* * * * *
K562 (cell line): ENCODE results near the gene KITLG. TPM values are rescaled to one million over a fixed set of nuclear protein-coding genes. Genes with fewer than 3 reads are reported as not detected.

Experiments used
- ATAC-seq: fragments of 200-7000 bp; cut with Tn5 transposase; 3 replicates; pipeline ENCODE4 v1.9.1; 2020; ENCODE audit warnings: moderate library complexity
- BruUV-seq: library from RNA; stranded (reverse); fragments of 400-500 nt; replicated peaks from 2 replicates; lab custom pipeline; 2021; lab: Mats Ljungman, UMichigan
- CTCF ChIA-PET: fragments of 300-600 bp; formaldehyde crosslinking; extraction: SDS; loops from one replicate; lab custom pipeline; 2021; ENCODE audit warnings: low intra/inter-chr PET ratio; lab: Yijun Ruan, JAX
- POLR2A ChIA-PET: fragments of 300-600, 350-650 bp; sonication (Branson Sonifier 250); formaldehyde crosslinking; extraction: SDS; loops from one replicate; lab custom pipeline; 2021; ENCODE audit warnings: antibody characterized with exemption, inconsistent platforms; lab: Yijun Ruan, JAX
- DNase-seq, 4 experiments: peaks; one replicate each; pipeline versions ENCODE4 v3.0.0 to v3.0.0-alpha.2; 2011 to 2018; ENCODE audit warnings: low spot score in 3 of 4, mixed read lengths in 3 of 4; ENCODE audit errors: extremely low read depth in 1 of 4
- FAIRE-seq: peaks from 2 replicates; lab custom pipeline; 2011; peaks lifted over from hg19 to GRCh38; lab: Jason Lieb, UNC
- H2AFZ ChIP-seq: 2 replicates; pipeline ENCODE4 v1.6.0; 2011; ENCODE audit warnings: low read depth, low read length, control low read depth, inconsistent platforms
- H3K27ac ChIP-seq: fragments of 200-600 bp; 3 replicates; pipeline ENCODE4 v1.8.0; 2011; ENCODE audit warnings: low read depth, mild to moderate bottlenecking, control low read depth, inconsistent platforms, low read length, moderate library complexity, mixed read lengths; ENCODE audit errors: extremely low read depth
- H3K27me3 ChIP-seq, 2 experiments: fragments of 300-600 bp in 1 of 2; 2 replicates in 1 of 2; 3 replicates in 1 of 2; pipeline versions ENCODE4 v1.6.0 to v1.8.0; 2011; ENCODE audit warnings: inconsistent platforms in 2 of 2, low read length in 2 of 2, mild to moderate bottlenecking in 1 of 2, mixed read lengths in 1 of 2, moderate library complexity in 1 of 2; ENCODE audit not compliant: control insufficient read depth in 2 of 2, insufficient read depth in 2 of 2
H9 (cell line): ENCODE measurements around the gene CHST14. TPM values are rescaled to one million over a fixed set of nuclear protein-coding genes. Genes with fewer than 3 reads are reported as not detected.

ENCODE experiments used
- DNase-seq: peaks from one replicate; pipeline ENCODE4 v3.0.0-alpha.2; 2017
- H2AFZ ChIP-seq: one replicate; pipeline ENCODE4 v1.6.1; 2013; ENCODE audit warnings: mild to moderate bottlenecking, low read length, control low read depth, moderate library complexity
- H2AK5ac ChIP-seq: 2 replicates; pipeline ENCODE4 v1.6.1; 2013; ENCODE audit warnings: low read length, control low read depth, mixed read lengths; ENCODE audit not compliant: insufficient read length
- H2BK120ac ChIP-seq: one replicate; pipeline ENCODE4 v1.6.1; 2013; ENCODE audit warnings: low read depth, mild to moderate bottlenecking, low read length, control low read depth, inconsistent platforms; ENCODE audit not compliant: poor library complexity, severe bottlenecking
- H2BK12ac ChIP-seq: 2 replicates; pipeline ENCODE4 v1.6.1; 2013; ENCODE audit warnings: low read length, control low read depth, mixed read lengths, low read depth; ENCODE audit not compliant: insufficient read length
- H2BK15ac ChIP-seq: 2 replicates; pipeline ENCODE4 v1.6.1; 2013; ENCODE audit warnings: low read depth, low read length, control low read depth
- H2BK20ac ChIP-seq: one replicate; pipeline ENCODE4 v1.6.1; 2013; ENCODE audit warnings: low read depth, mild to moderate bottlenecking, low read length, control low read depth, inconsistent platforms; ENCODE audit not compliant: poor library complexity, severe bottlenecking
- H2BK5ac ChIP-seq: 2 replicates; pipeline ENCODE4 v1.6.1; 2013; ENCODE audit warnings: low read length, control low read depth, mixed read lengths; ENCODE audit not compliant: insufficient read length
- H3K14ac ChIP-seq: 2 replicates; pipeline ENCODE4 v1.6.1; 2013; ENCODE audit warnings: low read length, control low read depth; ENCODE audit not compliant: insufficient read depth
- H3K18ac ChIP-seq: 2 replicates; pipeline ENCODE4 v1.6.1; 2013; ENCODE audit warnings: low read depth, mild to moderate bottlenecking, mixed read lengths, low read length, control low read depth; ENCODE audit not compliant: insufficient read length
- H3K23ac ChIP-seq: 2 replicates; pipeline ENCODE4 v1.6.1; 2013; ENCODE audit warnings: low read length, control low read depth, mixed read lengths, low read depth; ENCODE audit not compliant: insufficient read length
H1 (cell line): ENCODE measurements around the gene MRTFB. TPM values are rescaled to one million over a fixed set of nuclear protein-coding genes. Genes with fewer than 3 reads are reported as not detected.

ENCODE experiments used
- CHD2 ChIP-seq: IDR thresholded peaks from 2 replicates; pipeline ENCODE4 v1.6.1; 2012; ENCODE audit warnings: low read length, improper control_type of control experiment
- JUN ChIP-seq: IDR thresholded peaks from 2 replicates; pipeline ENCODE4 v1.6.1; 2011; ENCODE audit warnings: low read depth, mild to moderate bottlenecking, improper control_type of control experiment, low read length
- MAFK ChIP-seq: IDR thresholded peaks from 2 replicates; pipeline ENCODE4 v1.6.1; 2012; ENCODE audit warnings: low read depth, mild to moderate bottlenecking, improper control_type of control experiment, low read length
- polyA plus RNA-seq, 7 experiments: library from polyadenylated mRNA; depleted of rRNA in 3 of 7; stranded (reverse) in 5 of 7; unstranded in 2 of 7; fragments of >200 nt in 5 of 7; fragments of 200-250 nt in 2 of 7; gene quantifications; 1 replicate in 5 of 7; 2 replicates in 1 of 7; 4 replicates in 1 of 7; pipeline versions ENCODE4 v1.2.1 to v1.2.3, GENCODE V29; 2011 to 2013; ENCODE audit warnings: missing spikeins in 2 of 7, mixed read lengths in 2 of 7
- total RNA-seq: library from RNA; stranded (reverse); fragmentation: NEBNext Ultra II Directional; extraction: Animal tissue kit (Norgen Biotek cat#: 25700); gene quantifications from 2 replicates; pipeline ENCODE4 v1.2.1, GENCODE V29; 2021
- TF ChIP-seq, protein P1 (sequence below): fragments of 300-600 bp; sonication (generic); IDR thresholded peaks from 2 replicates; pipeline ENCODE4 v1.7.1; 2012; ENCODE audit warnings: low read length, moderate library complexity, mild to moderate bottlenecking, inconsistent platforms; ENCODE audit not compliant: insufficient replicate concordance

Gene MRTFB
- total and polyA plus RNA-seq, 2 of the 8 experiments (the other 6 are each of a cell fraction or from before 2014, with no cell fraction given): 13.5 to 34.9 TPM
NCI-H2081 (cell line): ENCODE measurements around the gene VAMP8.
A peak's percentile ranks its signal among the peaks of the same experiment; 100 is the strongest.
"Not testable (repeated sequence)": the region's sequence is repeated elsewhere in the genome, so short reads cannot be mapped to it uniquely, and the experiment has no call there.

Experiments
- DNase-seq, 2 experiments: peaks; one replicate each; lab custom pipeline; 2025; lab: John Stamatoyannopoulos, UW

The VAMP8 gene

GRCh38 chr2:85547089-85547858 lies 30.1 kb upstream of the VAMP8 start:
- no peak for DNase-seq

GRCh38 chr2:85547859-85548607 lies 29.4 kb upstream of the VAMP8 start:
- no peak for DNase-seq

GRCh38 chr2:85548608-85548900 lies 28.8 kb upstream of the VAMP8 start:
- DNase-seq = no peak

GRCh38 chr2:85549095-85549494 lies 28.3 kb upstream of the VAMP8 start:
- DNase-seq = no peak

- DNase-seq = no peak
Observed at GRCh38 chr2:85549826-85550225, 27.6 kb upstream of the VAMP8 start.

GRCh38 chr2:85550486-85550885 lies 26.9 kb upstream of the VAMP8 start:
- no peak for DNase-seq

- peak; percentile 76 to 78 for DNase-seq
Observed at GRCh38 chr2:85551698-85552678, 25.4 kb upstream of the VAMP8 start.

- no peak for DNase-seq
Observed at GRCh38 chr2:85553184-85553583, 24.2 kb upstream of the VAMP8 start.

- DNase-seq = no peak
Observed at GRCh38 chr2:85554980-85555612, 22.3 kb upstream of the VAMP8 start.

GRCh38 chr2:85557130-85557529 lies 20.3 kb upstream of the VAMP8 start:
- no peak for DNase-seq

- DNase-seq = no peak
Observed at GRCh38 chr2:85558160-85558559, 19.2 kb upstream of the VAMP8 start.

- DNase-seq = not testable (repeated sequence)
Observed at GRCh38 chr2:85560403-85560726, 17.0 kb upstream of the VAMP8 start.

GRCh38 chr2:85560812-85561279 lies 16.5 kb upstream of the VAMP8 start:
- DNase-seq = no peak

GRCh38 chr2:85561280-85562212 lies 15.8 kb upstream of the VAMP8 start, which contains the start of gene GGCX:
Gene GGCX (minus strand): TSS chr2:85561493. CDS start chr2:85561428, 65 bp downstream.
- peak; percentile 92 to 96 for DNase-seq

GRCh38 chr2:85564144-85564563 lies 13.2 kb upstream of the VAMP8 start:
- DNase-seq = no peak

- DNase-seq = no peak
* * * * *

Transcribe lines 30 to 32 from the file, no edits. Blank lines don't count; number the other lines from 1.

- polyA plus RNA-seq, 7 experiments: library from polyadenylated mRNA; depleted of rRNA in 3 of 7; stranded (reverse) in 5 of 7; unstranded in 2 of 7; fragments of >200 nt in 5 of 7; fragments of 200-250 nt in 2 of 7; gene quantifications; 1 replicate in 5 of 7; 2 replicates in 1 of 7; 4 replicates in 1 of 7; pipeline versions ENCODE4 v1.2.1 to v1.2.3, GENCODE V29; 2011 to 2013; ENCODE audit warnings: missing spikeins in 2 of 7, mixed read lengths in 2 of 7
- total RNA-seq: library from RNA; stranded (reverse); fragmentation: NEBNext Ultra II Directional; extraction: Animal tissue kit (Norgen Biotek cat#: 25700); gene quantifications from 2 replicates; pipeline ENCODE4 v1.2.1, GENCODE V29; 2021
- TF ChIP-seq, protein P1 (sequence below): fragments of 300-600 bp; sonication (generic); IDR thresholded peaks from 2 replicates; pipeline ENCODE4 v1.7.1; 2012; ENCODE audit warnings: low read length, moderate library complexity, mild to moderate bottlenecking, inconsistent platforms; ENCODE audit not compliant: insufficient replicate concordance